The problem is, no group has yet figured out that they’re meant to call that number at 10 PM.  I thought it was an obvious clue, but apparently not.  My backup is to have the NPC call them, which is honestly a great surprise moment when the phone suddenly starts ringing, but it has been awkward trying to encourage the group to return to the lab in time to get the call.  By that point they’re chasing every foolish lead and I’m starting to feel like we’re losing the thread of the game.

Two groups did actually figure out that they should call the number, but called much earlier than 10 PM.  The other end is supposed to be a phone at the hospital where the East Germans are held prisoner.  10 PM is when they can get to the phone and it’s unattended, otherwise I have a regular nurse answer the phone as if a normal person is calling the hospital.  This gives the players some clues (we’re calling a hospital in East Berlin), but doesn’t get them in touch with the important NPC yet.  Unfortunately this also means that maybe they think calling that number is a bad idea?  In both cases I just had to have the NPC call them back later when he realized they weren’t getting it.  How he obtains their phone number is glossed over.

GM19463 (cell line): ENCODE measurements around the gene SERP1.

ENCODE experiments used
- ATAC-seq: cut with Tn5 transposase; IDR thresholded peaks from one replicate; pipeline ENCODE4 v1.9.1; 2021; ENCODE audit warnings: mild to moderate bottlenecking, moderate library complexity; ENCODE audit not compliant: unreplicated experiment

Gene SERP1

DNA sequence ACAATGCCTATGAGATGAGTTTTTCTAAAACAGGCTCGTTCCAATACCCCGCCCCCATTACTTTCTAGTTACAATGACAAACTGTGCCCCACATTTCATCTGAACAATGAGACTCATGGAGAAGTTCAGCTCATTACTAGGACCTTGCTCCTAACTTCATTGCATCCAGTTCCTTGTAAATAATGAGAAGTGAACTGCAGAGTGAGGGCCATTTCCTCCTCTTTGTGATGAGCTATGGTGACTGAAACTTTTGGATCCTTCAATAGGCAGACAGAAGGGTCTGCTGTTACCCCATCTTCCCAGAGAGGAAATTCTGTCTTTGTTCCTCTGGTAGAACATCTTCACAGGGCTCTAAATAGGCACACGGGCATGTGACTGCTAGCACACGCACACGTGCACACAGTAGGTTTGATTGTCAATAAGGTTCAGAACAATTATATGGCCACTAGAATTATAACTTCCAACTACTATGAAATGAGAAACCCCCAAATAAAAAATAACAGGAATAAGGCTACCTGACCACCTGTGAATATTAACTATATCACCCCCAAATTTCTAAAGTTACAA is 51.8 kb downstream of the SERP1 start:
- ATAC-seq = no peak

Now, keep in mind that the end goal here is that the East German patients are in fact another table of gamers running another game simultaneously.  That means that organizing the call for a specific time is basically impossible, and that I can’t have the plot stall out if the call isn’t made.  I have no idea how to reconcile this.  In fact, I’m now thinking I should stop worrying about that and abandon the multi-table idea in favor of just making this game more fun.  Having the phone ring is a great surprise, so maybe I should edit the game a bit to have that always happen at a specific time?